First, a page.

Alfredo Córdova, Antoni Sureda, María L. Albina, Victoria Linares, Montse Bellés and Domènec J. Sánchez

The aim was to determine the levels and activities of the oxidative stress markers in erythrocytes, plasma, and urine after a flat cyclist stage. Eight voluntary male professional trained-cyclists participated in the study. Exercise significantly increased erythrocyte, leukocyte, platelet, and reticulocyte counts. The exercise induced significant increases in the erythrocyte activities of catalase (19.8%) and glutathione reductase (19.2%), while glutathione peroxidase activity decreased significantly (29.3%). Erythrocyte GSSG concentration was significantly increased after exercise (21.4%), whereas GSH was significantly diminished (20.4%). Erythrocyte malondialdehyde levels evidenced a significant decrease 3 h after finishing the stage (44.3%). Plasma malondialdehyde, GSH and GSSG levels significantly decreased after 3 hr recovery (26.8%, 48.6%, and 31.1%, respectively). The exercise significantly increased the F2-isoprostane concentration in urine from 359 ± 71 pg/mg creatinine to 686 ± 139 pg/mg creatinine. In conclusion, a flat cycling stage induced changes in oxidative stress markers in erythrocytes, plasma, and urine of professional cyclists. Urine F2-isoprostane is a more useful biomarker for assessing the effects of acute exercise than the traditional malondialdehyde measurement.

Restricted access

Scott K. Powers, Ashley J. Smuder, Andreas N. Kavazis and Matthew B. Hudson

Research interest in the effects of antioxidants on exercise-induced oxidative stress and human performance continues to grow as new scientists enter this field. Consequently, there is a need to establish an acceptable set of criteria for monitoring antioxidant capacity and oxidative damage in tissues. Numerous reports have described a wide range of assays to detect both antioxidant capacity and oxidative damage to biomolecules, but many techniques are not appropriate in all experimental conditions. Here, the authors present guidelines for selecting and interpreting methods that can be used by scientists to investigate the impact of antioxidants on both exercise performance and the redox status of tissues. Moreover, these guidelines will be useful for reviewers who are assigned the task of evaluating studies on this topic. The set of guidelines contained in this report is not designed to be a strict set of rules, because often the appropriate procedures depend on the question being addressed and the experimental model. Furthermore, because no individual assay is guaranteed to be the most appropriate in every experimental situation, the authors strongly recommend using multiple assays to verify a change in biomarkers of oxidative stress or redox balance.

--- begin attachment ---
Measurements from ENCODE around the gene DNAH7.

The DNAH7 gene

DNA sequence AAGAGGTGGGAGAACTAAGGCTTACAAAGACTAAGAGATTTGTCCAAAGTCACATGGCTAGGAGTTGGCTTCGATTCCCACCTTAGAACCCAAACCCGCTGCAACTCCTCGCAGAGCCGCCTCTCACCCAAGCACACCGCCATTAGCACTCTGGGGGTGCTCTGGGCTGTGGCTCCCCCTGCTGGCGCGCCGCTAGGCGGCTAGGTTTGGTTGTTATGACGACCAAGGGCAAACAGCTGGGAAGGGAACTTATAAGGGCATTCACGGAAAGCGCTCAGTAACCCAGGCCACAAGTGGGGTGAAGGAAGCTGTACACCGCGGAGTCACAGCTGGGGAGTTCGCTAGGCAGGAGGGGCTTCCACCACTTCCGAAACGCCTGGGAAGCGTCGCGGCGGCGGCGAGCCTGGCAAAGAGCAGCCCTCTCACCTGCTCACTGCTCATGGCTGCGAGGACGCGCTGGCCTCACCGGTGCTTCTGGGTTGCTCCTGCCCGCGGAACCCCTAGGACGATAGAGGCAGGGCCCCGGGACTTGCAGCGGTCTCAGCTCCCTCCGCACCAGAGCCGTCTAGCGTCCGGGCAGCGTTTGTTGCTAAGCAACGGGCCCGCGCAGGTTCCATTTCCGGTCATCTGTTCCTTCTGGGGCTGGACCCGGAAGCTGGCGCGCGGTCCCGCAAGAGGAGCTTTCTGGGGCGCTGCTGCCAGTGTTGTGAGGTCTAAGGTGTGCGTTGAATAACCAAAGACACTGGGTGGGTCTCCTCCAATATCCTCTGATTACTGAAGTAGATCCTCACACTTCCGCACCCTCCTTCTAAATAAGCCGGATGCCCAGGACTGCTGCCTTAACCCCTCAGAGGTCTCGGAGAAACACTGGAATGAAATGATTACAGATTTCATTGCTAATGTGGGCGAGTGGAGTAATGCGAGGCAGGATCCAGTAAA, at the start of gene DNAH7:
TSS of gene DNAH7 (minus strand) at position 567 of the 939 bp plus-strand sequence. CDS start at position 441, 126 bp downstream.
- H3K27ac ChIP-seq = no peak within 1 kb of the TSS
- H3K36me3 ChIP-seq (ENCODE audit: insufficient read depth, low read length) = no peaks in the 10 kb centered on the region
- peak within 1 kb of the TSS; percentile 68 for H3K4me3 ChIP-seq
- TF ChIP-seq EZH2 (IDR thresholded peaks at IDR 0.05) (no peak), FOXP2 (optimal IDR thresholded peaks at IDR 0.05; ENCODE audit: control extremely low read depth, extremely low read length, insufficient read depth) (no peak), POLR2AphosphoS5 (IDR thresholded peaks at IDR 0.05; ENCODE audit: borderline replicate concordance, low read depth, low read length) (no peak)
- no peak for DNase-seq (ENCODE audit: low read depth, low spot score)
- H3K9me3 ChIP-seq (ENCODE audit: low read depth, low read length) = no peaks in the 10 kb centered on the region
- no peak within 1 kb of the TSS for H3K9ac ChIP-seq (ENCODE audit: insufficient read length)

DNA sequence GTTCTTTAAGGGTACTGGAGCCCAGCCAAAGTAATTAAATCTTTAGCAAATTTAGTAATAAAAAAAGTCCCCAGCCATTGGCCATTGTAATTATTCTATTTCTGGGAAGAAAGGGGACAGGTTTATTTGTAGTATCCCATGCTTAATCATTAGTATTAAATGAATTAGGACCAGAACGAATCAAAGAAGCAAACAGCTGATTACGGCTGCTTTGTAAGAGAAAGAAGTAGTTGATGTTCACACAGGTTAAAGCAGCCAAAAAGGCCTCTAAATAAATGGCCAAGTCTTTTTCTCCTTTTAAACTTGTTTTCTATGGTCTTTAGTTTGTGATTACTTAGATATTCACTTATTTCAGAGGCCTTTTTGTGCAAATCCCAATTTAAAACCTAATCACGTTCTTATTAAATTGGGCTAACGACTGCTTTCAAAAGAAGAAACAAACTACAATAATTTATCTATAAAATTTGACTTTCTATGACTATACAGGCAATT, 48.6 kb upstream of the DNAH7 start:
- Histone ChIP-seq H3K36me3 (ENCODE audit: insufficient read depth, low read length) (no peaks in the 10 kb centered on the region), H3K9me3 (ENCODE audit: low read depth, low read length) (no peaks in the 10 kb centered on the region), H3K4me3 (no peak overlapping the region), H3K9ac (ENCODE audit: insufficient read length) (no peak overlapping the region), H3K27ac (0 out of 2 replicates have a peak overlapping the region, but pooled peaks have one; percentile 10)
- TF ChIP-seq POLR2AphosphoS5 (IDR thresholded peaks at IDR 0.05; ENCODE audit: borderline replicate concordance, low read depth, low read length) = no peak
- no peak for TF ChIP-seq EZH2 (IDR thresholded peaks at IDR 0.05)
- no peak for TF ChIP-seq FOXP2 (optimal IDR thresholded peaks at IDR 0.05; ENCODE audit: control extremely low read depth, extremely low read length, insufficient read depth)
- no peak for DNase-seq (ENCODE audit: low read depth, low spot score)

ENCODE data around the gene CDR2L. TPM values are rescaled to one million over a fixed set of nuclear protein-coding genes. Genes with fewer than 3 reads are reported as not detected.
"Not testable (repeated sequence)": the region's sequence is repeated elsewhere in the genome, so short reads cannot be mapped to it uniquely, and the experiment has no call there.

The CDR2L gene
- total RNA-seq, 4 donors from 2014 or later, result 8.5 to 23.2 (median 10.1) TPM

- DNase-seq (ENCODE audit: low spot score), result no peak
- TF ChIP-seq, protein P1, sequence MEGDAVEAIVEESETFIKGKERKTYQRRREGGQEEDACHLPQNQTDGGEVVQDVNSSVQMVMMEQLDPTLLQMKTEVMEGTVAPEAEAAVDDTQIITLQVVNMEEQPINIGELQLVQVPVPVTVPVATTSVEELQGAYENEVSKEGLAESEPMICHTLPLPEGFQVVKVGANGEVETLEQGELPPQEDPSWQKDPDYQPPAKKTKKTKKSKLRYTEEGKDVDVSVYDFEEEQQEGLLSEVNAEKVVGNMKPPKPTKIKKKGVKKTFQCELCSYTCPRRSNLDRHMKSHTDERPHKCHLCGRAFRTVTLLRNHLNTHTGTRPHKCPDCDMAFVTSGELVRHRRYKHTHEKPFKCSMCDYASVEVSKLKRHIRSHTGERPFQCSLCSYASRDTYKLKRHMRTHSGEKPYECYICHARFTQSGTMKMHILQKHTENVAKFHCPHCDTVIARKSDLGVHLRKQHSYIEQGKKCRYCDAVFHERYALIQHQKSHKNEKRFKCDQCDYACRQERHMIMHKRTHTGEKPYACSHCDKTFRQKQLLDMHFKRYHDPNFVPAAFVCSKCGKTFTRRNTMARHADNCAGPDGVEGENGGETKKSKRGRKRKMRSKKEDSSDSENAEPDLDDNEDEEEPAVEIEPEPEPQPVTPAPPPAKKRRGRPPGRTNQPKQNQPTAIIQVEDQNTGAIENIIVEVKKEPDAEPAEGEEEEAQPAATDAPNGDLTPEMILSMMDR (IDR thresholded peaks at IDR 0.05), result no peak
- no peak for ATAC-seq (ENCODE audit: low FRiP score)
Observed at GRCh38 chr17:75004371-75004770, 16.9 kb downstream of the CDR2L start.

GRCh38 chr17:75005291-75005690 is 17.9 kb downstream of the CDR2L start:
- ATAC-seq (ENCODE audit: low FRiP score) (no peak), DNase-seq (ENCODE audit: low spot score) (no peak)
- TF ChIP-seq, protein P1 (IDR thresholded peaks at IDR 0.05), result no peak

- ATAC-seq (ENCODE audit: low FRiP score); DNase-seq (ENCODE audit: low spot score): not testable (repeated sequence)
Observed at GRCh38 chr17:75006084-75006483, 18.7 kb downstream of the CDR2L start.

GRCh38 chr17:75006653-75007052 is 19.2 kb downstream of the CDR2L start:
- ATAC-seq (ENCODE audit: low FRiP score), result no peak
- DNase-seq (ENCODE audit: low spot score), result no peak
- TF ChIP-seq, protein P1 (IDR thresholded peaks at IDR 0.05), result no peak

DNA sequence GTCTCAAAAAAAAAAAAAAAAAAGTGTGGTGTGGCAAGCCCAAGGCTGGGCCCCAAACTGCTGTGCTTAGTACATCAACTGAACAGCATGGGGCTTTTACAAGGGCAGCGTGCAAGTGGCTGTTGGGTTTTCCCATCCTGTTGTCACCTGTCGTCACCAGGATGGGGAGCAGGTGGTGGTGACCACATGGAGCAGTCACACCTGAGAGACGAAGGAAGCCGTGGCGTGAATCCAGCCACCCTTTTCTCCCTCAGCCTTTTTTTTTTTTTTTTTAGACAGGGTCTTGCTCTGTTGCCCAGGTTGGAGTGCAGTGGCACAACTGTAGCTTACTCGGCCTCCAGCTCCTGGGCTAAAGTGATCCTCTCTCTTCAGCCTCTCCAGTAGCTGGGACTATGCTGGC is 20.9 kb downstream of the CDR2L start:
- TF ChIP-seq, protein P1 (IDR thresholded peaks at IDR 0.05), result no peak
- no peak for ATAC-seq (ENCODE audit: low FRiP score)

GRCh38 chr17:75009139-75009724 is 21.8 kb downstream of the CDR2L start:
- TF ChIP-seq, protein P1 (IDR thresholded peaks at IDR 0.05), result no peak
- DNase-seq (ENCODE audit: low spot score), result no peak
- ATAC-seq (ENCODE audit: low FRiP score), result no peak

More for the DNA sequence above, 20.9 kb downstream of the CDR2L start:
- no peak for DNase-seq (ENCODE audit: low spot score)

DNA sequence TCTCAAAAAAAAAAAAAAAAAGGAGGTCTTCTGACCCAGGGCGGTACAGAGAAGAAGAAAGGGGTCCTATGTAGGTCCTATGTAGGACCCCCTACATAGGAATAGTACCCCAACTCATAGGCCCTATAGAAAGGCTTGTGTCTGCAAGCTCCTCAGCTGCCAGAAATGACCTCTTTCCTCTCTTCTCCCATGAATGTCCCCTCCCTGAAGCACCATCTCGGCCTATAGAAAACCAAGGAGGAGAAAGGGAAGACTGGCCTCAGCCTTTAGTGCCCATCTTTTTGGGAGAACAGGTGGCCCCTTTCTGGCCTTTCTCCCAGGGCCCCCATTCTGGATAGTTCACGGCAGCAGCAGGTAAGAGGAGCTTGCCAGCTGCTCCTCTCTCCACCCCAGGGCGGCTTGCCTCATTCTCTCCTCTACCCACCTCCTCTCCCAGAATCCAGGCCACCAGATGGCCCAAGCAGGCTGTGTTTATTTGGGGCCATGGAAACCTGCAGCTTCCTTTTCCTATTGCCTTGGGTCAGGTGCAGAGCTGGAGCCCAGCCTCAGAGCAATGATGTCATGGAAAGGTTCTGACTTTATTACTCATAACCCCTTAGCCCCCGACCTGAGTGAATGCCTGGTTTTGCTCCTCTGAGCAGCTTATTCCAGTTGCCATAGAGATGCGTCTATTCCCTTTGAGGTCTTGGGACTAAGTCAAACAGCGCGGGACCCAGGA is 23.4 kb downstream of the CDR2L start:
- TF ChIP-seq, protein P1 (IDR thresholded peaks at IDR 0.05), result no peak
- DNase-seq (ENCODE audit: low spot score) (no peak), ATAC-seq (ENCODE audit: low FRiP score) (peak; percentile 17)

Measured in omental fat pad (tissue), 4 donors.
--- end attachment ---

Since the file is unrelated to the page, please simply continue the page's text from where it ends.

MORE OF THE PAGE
Restricted access

John C. Quindry, Steven R. McAnulty, Matthew B. Hudson, Peter Hosick, Charles Dumke, Lisa S. McAnulty, Dru Henson, Jason D. Morrow and David Nieman

Previous research indicates that ultramarathon exercise can result in blood oxidative stress. The purpose of this investigation was to examine the efficacy of oral supplementation with quercetin, a naturally occurring compound with known antioxidant properties, as a potential countermeasure against blood oxidative stress during an ultramarathon competition. In double-blind fashion, 63 participants received either oral quercetin (250 mg, 4×/day; 1,000 mg/day total) or quercetin-free supplements 3 weeks before and during the 160-km Western States Endurance Run. Blood drawn before and immediately after (quercetin finishers n = 18, quercetin-free finishers n = 21) the event was analyzed for changes in blood redox status and oxidative damage. Results show that quercetin supplementation did not affect race performance. In response to the ultramarathon challenge, aqueous-phase antioxidant capacity (ferric-reducing ability of plasma) was similarly elevated in athletes in both quercetin and quercetin-free treatments and likely reflects significant increases in plasma urate levels. Alternatively, trolox-equivalent antioxidant capacity was not altered by exercise or quercetin. Accordingly, neither F2-isoprostances nor protein carbonyls were influenced by either exercise or quercetin supplementation. In the absence of postrace blood oxidative damage, these findings suggest that oral quercetin supplementation does not alter blood plasma lipid or aqueous-phase antioxidant capacity or oxidative damage during an ultramarathon challenge.